And just one last comment from me: valuable content is not a ‘technique’ – you’ve got to care, to believe in what you put out there – true value can’t be faked.

What is your view?

How about you? What content do you find valuable and why? I’d love your thoughts.

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  1. Usha Sliva

    Hi, I came across your site while researching some articles I’m writing, and I have to say, love what I see! Your content offers valuable insight into tools and strategies business owners can actually use. Refreshing to say the least. Thanks for sharing.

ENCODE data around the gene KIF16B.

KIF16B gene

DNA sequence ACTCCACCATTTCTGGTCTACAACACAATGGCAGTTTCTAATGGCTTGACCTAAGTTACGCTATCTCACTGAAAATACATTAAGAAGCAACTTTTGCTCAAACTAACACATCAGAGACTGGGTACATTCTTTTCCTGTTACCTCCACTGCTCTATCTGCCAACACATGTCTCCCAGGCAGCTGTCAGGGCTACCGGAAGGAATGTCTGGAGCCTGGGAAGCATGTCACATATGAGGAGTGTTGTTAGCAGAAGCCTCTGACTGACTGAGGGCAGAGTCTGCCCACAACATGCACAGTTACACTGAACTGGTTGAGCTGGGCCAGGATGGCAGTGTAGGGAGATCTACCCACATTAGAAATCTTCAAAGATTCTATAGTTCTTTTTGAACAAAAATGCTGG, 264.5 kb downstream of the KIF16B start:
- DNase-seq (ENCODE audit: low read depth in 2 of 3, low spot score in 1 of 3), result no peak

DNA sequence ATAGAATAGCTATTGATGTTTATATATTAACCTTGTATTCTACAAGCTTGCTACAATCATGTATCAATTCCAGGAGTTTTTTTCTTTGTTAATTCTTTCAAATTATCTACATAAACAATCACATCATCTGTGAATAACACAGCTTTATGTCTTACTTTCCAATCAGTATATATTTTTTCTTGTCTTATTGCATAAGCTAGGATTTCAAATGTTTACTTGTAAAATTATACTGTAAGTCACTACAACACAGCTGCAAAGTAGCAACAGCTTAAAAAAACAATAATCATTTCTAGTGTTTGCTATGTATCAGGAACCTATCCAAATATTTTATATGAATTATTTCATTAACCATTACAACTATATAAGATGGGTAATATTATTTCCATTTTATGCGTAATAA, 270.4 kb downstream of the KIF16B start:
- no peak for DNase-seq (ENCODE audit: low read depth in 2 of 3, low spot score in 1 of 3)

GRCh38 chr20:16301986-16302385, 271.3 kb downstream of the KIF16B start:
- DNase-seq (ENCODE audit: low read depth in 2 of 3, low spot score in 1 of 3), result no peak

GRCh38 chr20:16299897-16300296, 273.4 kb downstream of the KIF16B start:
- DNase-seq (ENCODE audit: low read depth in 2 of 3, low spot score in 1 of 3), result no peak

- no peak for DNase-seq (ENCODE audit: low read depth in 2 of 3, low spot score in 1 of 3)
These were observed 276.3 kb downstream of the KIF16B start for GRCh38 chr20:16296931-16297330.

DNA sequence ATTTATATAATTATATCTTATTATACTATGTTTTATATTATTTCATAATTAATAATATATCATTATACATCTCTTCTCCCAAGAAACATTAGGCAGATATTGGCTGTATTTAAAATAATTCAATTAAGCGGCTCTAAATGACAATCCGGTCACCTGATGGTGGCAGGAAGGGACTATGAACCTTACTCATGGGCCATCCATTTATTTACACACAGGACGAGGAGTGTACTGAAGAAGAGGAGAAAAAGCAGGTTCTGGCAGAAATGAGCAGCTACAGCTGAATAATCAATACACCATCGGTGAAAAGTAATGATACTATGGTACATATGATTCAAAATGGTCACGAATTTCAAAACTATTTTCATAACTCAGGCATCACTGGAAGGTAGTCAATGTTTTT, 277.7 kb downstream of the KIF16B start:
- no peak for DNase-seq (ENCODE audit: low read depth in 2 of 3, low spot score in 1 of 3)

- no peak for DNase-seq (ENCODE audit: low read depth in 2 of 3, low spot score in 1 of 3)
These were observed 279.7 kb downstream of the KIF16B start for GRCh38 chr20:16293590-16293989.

2. Rachel Miller

    Great article Sonja.
    William Morris said, “Have nothing in your house that you do not know to be useful, or believe to be beautiful.” At the risk of sounding a bit pretentious, I think this applies to online content. Content should be useful — ie original, thought-provoking, game-changing. But above all, it should be beautiful. In other words, make sure your content is really well-written. If you say it better than anyone else — even if you are stating the obvious — then your content will stand out.
    Rachel Miller, editor, Marketing Donut

  3. Sonja Jefferson

    Thank you very much Usha. Good to see you here.

    Love the quote Rachel! And yes – so right: it has to be really well-written. We didn’t mention that clearly enough. I’m sure Sharon would agree!

  4. Jim O'Connor

    Hmm, lot of good food for thought here – watch out for new and improved content from Jim!

  5. Chris Budd


  6. Joanna Pieters

    What insightful, inspirational comments you’ve gathered here, Sonja.